It could be said that Murphys Historic Hotel is a doorway to another time, but its doorway is literally from another time. Upon entering the establishment, one might notice the doorknob is a mere two feet off the ground; a design choice implemented so that patrons would have to dismount their horses before entering.
This is but a taste of the rich history within the walls of California’s oldest continually-operating hotel. Established in 1856 as the Sperry and Perry Hotel, its ownership has changed hands seven times in its 162-year history.
Deanna Broglio has worked at the hotel off and on for the past 30 years. Currently the front desk manager, Broglio has a wealth of historical knowledge about the hotel and the area in which it sits.
“The hotel was originally built as a stop for the rich and famous people that were coming up to visit the Calaveras Big Trees,” she said. “After the Gold Rush started, the Big Trees were discovered, and they were considered one of the seven wonders of the world.”
Each of the nine “historic” rooms in the main hotel building is named after a notable person who has occupied it. Among the rich and famous people who have stayed at the hotel over the years are Mark Twain, William Randolph Hearst, J.P. Morgan, Susan B. Anthony and former President Ulysses S. Grant. Copies of their signatures of the original hotel register can be viewed in the lobby.
Twain’s first big break into writing was “The Celebrated Jumping Frog of Calaveras County,” a story set in nearby Angel’s Camp, California. Twain visited the Murphys Hotel in 1877, 12 years after its publication.
The hotel walks a fine line between maintaining the historical integrity of the building and catering to modern visitors.
“We’re on the National Register of Historic Places,” Broglio said. “There are certain things we can and can’t do … certain things we cannot change. People keep saying we need an elevator to get upstairs and that’s something they can’t do. We don’t have the ADA handicapped bathrooms and things like that, because there’s really no way to do it in here with the way things are.”
While there is a two-story motel wing with modern amenities just west of the main structure (one of which does feature an ADA-compliant bathroom) it is the main building containing the original hotel and saloon that maintains that historic character.
“In the rooms upstairs, it’s all 1856 period furniture,” Broglio said. “If it’s not original, it’s close to [original].”
Within the renovation limits imposed by the hotel’s historic status, the current owners, Brian Goss, Kevin Clerico and Joel Lacitigonola have been modernizing the building as much as possible.
“Originally, all of the rooms had a separate shared bathroom down the hall, but they’ve been doing some renovating this year, so I now have one room with a half-bath, three with a full-bath and the other five are still the separate shared bathroom down the hall,” Broglio said.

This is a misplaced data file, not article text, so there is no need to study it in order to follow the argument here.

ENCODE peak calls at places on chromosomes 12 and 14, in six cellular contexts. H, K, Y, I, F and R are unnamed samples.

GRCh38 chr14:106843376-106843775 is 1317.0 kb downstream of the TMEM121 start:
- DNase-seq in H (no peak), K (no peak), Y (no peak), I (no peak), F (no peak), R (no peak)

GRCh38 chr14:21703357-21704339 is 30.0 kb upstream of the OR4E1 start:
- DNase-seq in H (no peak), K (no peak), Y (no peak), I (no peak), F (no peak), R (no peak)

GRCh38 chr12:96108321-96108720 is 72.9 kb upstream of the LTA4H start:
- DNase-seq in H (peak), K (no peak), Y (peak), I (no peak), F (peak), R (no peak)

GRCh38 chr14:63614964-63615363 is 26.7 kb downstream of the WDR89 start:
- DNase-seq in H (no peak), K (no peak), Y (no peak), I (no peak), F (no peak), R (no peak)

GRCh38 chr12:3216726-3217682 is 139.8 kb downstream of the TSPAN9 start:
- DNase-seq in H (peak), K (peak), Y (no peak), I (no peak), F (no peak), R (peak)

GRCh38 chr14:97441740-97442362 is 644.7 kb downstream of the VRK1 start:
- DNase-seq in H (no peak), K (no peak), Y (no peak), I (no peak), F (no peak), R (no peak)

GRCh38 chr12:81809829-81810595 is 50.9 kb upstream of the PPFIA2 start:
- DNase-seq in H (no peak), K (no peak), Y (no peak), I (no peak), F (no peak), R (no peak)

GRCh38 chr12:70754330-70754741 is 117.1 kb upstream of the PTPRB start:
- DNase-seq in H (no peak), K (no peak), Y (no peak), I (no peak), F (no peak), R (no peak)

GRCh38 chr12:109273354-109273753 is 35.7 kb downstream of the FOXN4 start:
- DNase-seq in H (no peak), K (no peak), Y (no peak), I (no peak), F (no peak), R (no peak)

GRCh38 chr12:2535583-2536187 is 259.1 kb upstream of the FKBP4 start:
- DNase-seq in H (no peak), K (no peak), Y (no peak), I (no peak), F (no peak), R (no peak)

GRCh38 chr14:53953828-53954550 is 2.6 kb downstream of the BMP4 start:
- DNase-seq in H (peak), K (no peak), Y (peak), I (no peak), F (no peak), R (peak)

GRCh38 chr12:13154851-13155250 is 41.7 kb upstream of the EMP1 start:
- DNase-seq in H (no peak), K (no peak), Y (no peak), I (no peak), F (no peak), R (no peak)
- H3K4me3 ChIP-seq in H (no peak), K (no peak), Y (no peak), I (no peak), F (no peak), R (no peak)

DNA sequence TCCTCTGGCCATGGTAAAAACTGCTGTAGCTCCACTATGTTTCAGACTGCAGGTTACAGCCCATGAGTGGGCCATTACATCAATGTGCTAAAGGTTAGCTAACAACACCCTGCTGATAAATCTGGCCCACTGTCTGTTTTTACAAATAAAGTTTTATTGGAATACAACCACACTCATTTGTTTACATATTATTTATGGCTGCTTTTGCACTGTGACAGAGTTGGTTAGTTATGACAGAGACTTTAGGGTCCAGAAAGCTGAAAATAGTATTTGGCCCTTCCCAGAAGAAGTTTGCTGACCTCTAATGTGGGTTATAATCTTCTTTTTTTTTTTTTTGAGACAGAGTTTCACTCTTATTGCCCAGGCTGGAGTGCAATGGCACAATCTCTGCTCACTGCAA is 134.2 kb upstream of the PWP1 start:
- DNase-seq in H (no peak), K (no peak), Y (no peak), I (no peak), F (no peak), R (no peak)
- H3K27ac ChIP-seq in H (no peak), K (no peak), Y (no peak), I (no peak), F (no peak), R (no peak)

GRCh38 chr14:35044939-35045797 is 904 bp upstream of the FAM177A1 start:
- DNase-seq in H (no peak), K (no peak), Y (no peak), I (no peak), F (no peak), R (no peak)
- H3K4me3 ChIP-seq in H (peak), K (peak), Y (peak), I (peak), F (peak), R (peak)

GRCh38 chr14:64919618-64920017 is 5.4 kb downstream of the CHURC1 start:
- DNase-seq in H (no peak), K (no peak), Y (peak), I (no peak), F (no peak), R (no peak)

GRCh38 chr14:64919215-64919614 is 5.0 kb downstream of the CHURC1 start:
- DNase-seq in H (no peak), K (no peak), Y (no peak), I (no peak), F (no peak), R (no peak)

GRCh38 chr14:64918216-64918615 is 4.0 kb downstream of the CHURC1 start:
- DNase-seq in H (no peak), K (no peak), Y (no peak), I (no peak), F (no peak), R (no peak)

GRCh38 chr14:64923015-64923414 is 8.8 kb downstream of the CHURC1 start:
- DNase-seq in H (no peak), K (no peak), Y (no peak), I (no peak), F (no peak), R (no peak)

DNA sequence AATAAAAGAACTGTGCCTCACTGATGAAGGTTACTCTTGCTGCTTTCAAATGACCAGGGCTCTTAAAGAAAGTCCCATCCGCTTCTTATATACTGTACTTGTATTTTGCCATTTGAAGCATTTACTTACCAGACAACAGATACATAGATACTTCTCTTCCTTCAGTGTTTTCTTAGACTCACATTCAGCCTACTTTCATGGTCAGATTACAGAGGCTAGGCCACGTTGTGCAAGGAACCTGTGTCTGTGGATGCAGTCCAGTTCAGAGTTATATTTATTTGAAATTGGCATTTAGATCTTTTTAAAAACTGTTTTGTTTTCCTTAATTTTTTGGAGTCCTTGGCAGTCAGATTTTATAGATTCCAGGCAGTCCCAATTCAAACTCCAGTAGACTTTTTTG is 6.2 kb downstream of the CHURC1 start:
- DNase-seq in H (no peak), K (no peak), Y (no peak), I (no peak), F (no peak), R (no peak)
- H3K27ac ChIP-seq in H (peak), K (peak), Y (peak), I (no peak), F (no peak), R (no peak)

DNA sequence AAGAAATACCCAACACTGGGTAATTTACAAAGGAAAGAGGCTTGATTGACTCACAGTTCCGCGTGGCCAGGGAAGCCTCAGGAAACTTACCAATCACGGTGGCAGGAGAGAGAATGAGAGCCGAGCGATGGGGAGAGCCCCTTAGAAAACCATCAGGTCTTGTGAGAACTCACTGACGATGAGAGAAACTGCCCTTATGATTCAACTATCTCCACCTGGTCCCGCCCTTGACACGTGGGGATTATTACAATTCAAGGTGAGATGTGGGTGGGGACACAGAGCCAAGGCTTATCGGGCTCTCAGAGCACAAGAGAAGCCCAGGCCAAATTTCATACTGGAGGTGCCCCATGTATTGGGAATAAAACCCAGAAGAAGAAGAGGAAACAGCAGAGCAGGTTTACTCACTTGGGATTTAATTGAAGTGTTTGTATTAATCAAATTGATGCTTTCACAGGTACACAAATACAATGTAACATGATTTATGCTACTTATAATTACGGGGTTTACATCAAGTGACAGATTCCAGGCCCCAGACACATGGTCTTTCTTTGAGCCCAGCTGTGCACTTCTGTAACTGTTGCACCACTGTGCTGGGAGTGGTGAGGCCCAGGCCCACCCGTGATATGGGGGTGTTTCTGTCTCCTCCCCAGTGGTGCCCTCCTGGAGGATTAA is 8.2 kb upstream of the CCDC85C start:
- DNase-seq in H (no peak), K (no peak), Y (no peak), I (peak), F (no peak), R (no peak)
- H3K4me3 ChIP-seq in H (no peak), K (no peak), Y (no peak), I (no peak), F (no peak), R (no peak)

Over the past 162 years, the town of Murphys has evolved from a quiet waypoint in the heart of Calaveras County to a booming destination over the past 20 years. Not surprisingly, Murphys Historic Hotel is right in the middle of it all.
“A lot of [guests] stay in town,” Broglio said. “You can come to Murphys four times a year, never do the same thing twice and stay right here on Main Street.”
One of the reasons for this boom has been the flourishing of wine tasting rooms in the area.
“There were four or maybe five wineries, and then around 2000 I think was when the wine tasting rooms started to come in, and then by 2010 it was on.” recalls Broglio. There are now 24 wine tasting rooms within walking distance of the hotel.
On the first Friday in December, the town holds an event called Murphys Open House. There is a Christmas Parade and the local shops stay open late for the occasion.
“Everybody has Christmas cookies and cider or chocolate. Over at the Spice Tin, they have the roasted chestnuts on an open fire. After the parade, Santa goes down to the Native Sons Hall and takes pictures with the kids, and the Boy Scouts set up fire kettles down Main Street to have little warming stations,” Broglio said.
After Murphys Open house, tourism tends to die down for six to eight weeks until President’s Weekend in February, when Murphys holds President’s Wine Weekend.
“You can buy a commemorative glass for $20, $25, and that basically gets you into limited tastings to all the tasting rooms here on Main Street,” Broglio said.
For those who want to travel beyond the limits of Murphys, there is no shortage of attractions in the area. The hotel itself is only a mile and a half away from Ironstone Vineyards, with its amphitheater and museum. Likewise, Mercer Caverns is just up the hill from the hotel. Calaveras Big Trees remains a big draw for its natural beauty, about a half-hour drive from the hotel. Bear Valley Ski Resort is about an hour away, and Yosemite National Park can be reached in an hour and a half.
“We like to say we’re two and a half hours from everywhere,” Broglio said.